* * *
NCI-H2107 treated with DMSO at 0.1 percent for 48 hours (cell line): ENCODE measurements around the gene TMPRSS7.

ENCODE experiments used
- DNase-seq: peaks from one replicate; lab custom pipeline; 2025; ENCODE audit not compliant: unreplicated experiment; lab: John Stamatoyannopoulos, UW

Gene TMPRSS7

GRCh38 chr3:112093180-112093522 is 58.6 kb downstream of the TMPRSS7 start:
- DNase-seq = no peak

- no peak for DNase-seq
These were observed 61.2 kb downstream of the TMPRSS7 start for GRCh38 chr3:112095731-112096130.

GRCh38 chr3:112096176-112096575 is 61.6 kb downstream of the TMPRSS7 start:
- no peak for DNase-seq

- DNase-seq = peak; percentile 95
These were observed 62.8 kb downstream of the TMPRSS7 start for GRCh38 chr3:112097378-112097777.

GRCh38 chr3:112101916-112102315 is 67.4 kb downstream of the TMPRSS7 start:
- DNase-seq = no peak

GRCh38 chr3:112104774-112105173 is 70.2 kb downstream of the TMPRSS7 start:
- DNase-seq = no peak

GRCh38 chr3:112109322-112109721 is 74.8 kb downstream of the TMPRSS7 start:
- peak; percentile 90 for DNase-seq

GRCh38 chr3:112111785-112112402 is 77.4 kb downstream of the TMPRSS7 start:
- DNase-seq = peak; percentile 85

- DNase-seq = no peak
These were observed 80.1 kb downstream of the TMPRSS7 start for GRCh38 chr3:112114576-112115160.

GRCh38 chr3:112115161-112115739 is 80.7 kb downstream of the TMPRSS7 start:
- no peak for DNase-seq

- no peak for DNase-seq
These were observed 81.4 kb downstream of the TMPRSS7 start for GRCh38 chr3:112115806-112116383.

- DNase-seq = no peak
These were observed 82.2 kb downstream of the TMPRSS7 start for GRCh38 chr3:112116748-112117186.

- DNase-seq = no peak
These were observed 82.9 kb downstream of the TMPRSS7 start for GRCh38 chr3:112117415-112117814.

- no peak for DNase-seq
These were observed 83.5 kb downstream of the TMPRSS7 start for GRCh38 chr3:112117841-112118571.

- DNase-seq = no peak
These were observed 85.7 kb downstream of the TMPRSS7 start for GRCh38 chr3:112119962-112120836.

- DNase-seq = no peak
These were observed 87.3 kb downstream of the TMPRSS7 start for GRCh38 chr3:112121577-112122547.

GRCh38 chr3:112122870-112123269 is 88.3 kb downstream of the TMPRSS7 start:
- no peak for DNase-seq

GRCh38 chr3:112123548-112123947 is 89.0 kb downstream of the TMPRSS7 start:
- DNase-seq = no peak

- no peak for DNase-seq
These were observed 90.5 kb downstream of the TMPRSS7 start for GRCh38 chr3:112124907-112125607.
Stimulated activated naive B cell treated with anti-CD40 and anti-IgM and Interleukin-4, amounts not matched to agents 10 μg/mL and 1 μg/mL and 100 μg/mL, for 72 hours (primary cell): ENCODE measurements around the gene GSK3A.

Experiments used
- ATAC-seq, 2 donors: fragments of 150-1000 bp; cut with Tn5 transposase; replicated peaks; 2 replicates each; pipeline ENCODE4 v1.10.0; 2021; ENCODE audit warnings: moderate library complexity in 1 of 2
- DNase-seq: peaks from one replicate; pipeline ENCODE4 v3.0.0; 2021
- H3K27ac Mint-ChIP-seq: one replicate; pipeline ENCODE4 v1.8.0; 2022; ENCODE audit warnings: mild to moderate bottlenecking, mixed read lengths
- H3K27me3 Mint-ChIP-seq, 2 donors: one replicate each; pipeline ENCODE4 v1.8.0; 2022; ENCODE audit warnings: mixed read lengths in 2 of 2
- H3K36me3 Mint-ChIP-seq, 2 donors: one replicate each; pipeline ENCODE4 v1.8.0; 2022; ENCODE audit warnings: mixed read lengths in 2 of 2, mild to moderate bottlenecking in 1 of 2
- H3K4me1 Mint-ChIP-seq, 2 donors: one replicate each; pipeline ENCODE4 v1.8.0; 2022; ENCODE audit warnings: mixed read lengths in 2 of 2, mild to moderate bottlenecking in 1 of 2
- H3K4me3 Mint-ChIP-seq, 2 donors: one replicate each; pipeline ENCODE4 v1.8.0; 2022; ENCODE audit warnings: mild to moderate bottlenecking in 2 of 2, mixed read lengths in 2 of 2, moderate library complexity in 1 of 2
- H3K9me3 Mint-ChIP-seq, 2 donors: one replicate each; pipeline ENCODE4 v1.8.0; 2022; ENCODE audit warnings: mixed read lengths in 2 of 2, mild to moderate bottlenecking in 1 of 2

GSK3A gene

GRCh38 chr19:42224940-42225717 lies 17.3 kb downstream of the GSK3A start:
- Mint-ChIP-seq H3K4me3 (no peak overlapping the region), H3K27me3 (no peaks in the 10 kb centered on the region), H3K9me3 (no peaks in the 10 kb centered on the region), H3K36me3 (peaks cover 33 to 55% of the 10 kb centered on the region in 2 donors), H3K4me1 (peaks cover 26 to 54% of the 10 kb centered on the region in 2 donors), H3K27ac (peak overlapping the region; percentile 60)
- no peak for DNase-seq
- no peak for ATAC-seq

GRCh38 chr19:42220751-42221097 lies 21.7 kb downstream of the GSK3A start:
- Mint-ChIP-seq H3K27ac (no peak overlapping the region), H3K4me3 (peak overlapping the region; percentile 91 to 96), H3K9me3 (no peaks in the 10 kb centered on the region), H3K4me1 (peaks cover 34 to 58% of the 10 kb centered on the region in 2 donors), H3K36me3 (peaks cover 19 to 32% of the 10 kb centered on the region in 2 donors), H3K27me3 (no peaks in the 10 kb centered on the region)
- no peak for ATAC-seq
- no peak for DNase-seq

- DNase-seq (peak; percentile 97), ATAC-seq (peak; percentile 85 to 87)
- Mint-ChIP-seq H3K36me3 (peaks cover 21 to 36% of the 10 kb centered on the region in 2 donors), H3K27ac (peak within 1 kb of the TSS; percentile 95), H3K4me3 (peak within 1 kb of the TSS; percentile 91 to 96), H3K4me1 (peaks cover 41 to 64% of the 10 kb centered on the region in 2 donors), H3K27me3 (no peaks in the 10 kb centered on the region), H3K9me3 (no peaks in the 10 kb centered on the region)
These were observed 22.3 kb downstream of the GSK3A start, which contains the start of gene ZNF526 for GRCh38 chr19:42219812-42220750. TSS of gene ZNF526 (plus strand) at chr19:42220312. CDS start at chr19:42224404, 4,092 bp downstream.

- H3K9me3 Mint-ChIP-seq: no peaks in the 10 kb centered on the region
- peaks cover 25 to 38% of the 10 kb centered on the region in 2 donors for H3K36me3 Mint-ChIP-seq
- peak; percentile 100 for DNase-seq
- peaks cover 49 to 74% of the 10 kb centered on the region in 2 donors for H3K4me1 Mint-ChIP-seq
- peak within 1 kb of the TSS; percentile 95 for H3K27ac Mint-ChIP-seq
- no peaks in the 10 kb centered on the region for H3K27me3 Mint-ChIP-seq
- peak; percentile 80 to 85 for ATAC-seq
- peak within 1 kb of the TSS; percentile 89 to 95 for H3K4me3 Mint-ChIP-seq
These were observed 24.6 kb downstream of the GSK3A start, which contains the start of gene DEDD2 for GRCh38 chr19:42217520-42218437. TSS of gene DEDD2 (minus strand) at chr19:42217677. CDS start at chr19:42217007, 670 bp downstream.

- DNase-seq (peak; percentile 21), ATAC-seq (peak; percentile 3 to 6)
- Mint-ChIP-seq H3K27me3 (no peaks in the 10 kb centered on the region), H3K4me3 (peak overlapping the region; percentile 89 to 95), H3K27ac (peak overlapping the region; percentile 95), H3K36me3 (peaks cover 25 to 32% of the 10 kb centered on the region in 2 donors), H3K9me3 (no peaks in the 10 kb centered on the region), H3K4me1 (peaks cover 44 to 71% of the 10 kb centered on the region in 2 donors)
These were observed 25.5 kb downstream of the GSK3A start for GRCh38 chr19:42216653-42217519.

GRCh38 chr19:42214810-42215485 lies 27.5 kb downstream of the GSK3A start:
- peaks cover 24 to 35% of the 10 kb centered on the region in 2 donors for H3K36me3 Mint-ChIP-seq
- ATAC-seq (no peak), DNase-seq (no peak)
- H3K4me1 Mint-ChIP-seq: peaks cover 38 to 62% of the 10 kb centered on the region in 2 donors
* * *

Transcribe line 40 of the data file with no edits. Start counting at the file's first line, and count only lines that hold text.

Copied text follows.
- DNase-seq = no peak